VRR turns into a lean manufacturing organization.
This project started early 2010 and we are assisted by a specialized company in the process.
In short, lean manufacturing principles imply short lead times, a high delivery reliability and quality achieved by the minimization of waste. This philosophy, when executed successfully, should be beneficial for all stakeholders – customers, employees, suppliers.
We started with the implementation of 5S two years ago. This is a technique to create an efficient, structured and clean workplace. A mandatory condition was to create a transparent process which is efficient, flexible and guarantees quality.
In the next six months or so, we will further visualize the workflow, gradually increase the use of standardized components and monitor the key performance indicators (KPI’s).
In just the few months we are discussing lean manufacturing, quite a few changes have been made with a noticeable immediate effect. It is great doing and we are confident that implementation and execution will turn out positively for our customers.
Definition of Lean Manufacturing
Lean manufacturing, which is often simply known as "lean", is a production practice that considers the expenditure of resources for any goal other than the creation of value for the end customer to be wasteful, and thus a target for elimination. Working from the perspective of the customer who consumes a product or service, "value" is defined as any action or process that a customer would be willing to pay for.
The 5S's are:
- Seiri (整理) Sorting: Go through all tools, materials, etc. in the warehouse and production area. Keep only essential items. Everything else is stored or discarded.
- Seiton (整頓) Straighten or Set in Order: There should be a place for everything and everything should be in its place. The place for each item should be clearly labeled or separated. Items should be arranged in a manner that promotes efficient work flow. Workers should not have to repetitively bend to access materials. Each tool, part, supply, piece of equipment, etc. should be kept close to where it will be used (i.e. straighten the flow path). Seiton is one of the features that distinguishes 5S from "standardized cleanup".
- Seisō (清掃) Sweeping or Shining or Cleanliness (Systematic Cleaning): Keep the workplace clean as well as neat. At the end of each shift, clean the work area and be sure everything is restored to its place. This makes it easy to know what goes where and ensures that everything is where it belongs. A key point is that maintaining cleanliness should be part of the daily work - not an occasional activity initiated when things get too messy.
- Seiketsu (清潔) Standardizing: Work practices should be consistent and standardized. Everyone should know exactly what his or her responsibilities are for adhering to the first 3 S's.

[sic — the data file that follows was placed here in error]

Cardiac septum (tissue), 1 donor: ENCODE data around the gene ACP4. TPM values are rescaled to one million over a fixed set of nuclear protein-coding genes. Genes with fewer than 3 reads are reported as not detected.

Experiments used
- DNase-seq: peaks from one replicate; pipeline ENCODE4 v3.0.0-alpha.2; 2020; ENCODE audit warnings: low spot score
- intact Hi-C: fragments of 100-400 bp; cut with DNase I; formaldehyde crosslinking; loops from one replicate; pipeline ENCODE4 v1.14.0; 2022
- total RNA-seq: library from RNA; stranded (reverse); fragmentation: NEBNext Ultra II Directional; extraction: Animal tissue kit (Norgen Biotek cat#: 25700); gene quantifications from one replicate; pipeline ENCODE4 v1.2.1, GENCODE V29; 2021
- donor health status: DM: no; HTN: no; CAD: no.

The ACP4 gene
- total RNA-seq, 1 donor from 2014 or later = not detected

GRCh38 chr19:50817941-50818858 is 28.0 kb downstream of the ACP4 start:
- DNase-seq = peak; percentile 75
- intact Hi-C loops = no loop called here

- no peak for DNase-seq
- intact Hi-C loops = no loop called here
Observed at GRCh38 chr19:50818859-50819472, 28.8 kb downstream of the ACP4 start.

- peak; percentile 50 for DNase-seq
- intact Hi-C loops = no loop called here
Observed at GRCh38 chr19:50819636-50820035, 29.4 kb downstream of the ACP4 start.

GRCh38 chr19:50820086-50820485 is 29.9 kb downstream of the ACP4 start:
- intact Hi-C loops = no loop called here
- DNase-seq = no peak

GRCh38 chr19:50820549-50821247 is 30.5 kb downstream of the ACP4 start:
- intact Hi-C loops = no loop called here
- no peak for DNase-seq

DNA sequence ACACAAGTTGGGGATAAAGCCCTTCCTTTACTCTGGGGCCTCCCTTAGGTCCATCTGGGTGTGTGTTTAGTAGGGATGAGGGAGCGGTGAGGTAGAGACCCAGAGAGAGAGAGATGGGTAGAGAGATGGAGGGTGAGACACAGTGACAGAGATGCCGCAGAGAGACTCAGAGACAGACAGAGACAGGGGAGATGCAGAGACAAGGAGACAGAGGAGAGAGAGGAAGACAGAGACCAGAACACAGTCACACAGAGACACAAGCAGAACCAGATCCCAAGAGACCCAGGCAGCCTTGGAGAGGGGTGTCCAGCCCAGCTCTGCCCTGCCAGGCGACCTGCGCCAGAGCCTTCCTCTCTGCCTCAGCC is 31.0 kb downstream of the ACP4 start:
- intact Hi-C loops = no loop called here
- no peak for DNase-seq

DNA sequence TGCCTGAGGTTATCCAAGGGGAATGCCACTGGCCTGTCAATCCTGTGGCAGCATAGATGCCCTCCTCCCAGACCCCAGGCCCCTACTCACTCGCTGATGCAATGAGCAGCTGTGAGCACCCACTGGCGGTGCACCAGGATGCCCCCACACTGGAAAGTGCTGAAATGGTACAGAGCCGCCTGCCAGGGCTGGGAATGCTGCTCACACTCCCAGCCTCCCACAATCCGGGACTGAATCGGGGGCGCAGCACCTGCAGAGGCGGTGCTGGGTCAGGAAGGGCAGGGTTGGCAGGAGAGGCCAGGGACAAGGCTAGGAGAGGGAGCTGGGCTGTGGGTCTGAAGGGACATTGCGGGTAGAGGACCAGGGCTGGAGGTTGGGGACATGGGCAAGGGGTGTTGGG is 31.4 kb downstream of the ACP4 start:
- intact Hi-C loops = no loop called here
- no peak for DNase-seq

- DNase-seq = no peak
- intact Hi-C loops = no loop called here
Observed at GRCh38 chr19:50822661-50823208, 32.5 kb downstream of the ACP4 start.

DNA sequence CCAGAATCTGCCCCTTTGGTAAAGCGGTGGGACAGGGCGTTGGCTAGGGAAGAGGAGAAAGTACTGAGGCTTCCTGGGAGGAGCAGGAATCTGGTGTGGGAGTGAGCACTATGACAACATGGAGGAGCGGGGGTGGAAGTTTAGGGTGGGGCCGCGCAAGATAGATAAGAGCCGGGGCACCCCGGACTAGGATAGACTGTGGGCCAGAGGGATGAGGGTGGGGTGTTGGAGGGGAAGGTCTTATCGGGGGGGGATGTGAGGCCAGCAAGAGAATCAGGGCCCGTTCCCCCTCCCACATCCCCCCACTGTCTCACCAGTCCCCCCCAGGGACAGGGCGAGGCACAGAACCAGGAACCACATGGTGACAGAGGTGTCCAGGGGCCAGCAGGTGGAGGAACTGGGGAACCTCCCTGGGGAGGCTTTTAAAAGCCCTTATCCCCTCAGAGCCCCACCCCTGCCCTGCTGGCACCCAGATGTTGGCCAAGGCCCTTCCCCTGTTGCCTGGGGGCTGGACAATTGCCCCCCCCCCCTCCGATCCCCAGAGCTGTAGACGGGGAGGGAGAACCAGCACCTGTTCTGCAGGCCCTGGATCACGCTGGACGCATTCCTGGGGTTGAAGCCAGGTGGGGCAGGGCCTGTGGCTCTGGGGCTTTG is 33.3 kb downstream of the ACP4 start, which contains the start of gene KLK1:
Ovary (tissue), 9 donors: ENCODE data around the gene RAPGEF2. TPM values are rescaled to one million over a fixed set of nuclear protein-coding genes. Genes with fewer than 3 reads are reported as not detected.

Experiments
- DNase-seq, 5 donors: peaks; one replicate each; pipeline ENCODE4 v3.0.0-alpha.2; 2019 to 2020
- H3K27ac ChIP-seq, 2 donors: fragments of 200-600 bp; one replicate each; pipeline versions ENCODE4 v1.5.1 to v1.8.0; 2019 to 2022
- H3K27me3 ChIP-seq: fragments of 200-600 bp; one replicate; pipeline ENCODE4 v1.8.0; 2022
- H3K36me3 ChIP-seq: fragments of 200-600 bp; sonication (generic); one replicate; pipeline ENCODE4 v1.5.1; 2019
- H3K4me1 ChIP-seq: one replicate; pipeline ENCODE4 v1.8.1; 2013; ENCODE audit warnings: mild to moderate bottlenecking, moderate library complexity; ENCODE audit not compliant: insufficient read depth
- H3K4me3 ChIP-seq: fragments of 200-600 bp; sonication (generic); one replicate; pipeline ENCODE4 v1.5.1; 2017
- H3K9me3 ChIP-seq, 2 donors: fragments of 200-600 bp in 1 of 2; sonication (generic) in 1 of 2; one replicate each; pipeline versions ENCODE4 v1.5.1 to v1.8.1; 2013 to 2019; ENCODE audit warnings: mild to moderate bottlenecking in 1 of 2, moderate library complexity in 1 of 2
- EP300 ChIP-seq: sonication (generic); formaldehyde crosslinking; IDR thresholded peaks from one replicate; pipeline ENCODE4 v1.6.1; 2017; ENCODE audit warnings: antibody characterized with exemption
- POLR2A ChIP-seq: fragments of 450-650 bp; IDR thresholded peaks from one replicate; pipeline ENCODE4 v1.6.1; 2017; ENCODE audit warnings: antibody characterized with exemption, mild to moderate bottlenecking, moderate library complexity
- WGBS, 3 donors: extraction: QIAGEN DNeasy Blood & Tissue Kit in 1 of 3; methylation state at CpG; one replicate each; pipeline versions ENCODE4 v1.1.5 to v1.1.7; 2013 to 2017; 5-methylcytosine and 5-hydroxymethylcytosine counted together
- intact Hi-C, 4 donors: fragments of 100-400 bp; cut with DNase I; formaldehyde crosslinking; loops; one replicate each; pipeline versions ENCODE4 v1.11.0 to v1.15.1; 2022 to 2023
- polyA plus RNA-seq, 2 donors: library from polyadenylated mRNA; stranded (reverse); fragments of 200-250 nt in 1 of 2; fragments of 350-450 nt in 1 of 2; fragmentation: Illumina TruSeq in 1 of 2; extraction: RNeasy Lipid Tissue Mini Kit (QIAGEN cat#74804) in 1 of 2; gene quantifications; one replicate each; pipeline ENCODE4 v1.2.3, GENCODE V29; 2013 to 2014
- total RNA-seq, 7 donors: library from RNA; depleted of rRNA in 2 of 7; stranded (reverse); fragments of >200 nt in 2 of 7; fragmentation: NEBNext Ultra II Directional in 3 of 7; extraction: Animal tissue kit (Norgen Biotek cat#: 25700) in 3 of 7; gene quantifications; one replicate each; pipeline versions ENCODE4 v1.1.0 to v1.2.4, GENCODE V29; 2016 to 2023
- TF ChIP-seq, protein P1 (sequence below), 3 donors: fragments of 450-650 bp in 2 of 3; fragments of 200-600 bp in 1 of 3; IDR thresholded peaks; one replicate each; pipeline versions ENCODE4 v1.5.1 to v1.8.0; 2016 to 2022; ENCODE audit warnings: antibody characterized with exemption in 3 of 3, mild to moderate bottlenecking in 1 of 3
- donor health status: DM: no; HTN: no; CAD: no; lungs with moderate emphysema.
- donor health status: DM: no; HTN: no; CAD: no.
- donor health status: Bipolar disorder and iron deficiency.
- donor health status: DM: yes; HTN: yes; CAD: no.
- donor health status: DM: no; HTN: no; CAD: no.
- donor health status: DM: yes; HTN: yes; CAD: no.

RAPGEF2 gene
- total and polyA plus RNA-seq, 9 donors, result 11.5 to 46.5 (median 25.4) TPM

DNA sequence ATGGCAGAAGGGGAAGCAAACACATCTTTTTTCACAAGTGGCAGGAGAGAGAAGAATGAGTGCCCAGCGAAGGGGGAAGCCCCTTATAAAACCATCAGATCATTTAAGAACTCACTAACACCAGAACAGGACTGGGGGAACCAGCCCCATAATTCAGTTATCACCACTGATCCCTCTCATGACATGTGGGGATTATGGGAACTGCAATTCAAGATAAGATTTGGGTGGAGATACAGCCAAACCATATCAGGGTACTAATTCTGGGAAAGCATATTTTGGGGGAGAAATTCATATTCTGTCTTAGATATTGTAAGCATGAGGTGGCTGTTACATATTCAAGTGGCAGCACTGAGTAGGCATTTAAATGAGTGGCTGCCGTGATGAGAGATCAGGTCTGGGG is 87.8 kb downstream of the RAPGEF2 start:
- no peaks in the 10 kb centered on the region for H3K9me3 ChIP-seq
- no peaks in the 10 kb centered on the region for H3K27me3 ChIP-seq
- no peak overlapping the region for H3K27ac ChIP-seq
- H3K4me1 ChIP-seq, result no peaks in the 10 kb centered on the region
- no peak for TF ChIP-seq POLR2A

- Shitsuke (躾) Sustaining the discipline: Maintain and review standards. Once the previous 4 S's have been established, they become the new way to operate. Maintain focus on this new way and do not allow a gradual decline back to the old ways. While thinking about the new way, also be thinking about yet better ways. When an issue arises such as a suggested improvement, a new way of working, a new tool or a new output requirement, review the first 4 S's and make changes as appropriate.
- Anzen (安全), or "Safety," is sometimes added: It is reasonable to assume that a properly planned and executed 5S program will inherently improve workplace safety, but some argue that explicitly including this sixth S ensures that workplace safety is given primary consideration.
It is important to have continuous education about maintaining standards. When there are changes that affect the 5S program such as new equipment, new products or new work rules, it is essential to make changes in the standards and to provide training.
Basically, lean is centered around preserving value with less work. Lean manufacturing is a variation on the theme of efficiency based on optimizing flow; it is a present-day instance of the recurring theme in human history toward increasing efficiency, decreasing waste, and using empirical methods to decide what matters, rather than uncritically accepting pre-existing ideas.
5S is the name of a workplace organization methodology that uses a list of five Japanese words which start with the letter S – nowadays also when translated into English. The list describes how items are stored and how the new order is maintained. The decision making process usually comes from a dialogue about standardization which builds a clear understanding among employees of how work should be done. It also instills ownership of the process in each employee.